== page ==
The Impact Of Your Influence

Influence.2

Bill and Hillary Clinton were on vacation back in her home state of Illinois.  One afternoon they decided to go for a drive to see the countryside and some of Hillary’s “old “haunts.” After driving for a while, they stopped for gas at a tiny station in small town.  One of those that still pump gas for you!

As the man walked out to help them, Hillary jumped out of the car and screamed, “Charlie!  Is that you?  I can’t believe it!”

The man smiled. Hugged Hillary. And they talked for a while.  Finally he gave her another big hug and Hillary got back in the car.

“Honey, who was that?” Bill asked as they were driving away. “That was Charlie!  He was  an old boyfriend of mine.  We dated for a long time,” Hillary reminisced, “ and almost got married.”

“Just think,” smirked the former President. “If you had married Charlie, today you would be the wife of a gas station attendant.”

“No,” said Hillary emphatically. “If I’ve married him, today he would have been the President of the United States!”

Influence. It’s powerful.  Potent.  And penetrating.  Influence is the capacity to touch the lives of others.  To impact their beliefs.  Behavior.  Or character.

In the world of business or politics we think of “influence brokers” who try to buy influence with their money.  Power. Or social prestige.  Yet, when undue and unfair pressure results in a favorable benefit for “the broker” the true influence of their character and integrity is diminished.  Especially if “under the table deals” are revealed.

Spiritually speaking we often think of infulencers being the pastors and the preachers. Those who are spiritual Shepherds and trained in the Word to guide people  Yet, we all exert influence.

None of us can disregard the issues of influence. We have all it.  Either for good or ill.  It impacts friends.  Family.  Even husbands and wives.  It touches all with whom it comes in contact.  And as Stephen King once observed, “We never know which lives we influence, or when, or why.”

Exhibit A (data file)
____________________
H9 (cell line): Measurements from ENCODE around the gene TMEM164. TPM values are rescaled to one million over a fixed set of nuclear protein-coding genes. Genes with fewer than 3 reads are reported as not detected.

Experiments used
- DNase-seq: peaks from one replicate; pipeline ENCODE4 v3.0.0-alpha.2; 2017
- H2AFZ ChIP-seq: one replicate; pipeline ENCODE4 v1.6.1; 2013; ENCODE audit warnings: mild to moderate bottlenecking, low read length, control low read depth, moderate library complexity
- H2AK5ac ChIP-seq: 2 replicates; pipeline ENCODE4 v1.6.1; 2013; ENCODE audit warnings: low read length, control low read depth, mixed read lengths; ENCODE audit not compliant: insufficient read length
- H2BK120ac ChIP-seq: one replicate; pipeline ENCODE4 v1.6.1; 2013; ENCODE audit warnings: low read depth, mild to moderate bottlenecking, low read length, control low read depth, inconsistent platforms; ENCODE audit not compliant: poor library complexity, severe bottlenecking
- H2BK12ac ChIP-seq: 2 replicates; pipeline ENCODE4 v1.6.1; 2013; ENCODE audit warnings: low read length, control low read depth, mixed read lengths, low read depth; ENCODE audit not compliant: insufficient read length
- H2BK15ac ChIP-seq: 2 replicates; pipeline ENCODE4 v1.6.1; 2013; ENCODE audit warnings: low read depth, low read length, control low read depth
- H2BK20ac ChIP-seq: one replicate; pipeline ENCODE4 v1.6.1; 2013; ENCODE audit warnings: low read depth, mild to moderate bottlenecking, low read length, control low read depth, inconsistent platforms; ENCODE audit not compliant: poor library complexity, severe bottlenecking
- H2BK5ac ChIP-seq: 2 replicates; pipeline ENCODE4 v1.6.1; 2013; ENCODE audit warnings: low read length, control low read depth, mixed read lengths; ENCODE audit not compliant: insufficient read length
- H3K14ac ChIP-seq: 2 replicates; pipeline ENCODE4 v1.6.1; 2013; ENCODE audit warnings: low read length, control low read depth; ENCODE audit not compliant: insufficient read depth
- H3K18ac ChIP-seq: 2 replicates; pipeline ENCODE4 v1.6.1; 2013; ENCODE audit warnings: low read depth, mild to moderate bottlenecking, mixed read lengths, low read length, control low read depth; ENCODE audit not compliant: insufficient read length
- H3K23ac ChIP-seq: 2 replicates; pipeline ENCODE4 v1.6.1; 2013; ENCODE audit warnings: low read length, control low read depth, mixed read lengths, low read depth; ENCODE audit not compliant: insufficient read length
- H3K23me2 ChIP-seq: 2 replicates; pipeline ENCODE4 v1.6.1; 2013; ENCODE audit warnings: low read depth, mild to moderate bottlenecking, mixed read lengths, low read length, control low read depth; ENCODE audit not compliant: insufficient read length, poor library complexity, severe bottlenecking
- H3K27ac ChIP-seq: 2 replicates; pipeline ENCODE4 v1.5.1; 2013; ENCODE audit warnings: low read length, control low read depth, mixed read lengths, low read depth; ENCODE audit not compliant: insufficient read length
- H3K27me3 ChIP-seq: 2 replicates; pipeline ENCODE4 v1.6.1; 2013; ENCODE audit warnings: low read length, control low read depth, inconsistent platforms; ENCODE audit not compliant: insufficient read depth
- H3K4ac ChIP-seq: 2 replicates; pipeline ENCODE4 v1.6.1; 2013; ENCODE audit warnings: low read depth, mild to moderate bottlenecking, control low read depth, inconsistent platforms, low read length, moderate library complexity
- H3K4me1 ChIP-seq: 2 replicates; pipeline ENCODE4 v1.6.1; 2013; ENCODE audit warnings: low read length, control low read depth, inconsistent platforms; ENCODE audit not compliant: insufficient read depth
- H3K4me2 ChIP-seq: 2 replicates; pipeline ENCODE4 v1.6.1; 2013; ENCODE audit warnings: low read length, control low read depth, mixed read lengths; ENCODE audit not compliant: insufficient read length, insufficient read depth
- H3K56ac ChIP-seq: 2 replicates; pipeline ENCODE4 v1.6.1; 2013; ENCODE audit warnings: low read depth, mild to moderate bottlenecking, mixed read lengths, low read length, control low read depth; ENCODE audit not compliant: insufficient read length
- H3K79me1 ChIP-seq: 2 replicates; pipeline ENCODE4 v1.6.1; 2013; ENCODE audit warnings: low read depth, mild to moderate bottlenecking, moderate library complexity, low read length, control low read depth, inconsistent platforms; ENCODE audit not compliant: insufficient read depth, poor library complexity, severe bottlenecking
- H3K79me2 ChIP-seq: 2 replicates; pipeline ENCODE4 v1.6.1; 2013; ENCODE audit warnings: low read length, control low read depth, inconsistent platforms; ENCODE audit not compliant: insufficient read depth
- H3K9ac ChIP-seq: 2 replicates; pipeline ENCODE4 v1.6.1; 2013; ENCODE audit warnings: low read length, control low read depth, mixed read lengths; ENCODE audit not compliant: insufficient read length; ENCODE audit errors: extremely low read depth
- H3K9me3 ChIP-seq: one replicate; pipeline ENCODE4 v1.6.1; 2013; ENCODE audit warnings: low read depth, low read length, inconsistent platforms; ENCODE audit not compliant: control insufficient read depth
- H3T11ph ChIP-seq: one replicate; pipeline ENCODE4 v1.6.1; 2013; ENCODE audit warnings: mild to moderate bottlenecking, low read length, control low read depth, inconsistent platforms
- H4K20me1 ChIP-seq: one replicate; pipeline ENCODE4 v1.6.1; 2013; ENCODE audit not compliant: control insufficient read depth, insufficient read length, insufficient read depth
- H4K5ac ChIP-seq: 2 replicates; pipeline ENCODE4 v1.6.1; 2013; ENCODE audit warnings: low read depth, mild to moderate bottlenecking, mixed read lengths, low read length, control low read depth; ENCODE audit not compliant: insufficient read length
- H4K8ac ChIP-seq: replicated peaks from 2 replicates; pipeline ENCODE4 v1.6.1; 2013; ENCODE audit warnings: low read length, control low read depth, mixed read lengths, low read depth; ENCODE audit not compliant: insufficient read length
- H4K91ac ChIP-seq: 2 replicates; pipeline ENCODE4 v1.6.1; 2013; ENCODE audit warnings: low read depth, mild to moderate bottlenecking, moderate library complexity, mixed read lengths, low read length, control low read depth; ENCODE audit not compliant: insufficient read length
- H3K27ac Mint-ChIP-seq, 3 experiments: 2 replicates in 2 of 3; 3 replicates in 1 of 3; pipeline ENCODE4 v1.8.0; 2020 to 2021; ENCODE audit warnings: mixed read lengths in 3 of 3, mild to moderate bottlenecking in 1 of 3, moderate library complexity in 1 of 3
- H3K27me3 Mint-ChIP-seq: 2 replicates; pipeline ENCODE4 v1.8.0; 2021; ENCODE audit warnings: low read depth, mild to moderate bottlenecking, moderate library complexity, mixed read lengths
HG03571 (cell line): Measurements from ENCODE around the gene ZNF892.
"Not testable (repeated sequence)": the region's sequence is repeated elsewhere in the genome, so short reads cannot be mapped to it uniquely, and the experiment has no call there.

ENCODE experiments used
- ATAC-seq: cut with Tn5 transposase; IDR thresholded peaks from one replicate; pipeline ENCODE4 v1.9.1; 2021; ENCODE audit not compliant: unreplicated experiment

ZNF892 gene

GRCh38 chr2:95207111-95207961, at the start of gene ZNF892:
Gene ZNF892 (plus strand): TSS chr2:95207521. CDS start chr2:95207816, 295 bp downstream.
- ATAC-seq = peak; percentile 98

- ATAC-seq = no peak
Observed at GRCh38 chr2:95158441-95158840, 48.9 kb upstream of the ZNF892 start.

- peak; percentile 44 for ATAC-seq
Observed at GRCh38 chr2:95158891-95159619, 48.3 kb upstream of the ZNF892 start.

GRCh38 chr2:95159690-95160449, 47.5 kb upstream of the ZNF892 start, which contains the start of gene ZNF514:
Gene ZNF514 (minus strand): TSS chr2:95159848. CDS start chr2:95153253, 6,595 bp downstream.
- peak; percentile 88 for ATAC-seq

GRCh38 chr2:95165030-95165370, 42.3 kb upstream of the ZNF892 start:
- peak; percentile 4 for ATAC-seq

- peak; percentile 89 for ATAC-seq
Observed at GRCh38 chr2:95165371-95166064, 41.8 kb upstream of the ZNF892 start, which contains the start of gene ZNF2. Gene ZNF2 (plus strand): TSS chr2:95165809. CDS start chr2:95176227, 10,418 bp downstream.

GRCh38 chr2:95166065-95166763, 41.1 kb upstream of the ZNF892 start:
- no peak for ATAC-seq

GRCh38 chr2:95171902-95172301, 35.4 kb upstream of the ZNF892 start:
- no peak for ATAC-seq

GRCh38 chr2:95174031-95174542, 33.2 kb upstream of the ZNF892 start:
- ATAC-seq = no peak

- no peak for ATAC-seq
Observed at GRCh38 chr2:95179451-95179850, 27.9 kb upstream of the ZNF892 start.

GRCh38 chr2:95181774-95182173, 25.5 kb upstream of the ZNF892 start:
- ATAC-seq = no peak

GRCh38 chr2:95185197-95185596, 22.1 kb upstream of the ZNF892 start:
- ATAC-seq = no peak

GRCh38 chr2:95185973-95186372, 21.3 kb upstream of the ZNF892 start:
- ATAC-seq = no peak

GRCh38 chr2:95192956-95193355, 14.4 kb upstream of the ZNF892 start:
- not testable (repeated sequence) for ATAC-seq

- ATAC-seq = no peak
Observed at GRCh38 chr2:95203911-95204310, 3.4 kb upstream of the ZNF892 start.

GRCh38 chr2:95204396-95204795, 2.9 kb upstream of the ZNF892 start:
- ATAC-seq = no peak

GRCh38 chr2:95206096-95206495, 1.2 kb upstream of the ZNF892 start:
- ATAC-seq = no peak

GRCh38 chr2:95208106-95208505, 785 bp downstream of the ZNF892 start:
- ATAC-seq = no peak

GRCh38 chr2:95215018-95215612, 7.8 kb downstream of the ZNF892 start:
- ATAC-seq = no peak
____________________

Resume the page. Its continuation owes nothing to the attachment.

Influence really about our example.  Albert Schweitzer was right when he wrote, “Example is not the main thing in influencing others. It is the only thing.”

Jesus used the metaphors of “salt” and “light” to describe the positive influence of his disciples. (Matt 5:13-16)

“You are the salt of the earth, but if salt has lost its taste, how shall its saltiness be restored? It is no longer good for anything except to be thrown out and trampled under people’s feet.

Salt Flavors.  Seasons.. Preserves.  Salt suggest purity.  We used the expression, “He’s the salt of the earth.”  R.V.G. Tasker said that disciples are “to be a moral disinfectant in a world where moral standards are low, constantly changing, or nonexistent.”  Like salt, we are a positive influence corrupt world.

 “You are the light of the world. A city set on a hill cannot be hidden.   Nor do people light a lamp and put it under a basket, but on a stand, and it gives light to all in the house.   In the same way, let your light shine before others, so that they may see your good works and give glory to your Father who is in heaven. 

Think about the value of light. Light is meant to be seen. To shine. To shine brightly. To shine conspicuously. To shine constantly, To shine usefully.    Light warns.  Guides.  Directs.  Illuminates.  Our influence dispels the darkness of a sinful world.

We are salt and light as we influence others with the integrity of our character.  Our care, compassion and kindness for  others.  The love we express.  The faith we embrace.  And the hope we share.

Our challenge is to be to resist being conformed to the world.  And our calling is to be transformed from the world, so we can exert a righteousness influence (Rom. 12:1-2).  Influence is a part of our world and our relationships.

So, it might be fair to ask: Are you influencing the world?  Or is the world influencing you?

–Ken Weliever, The Preacherman.

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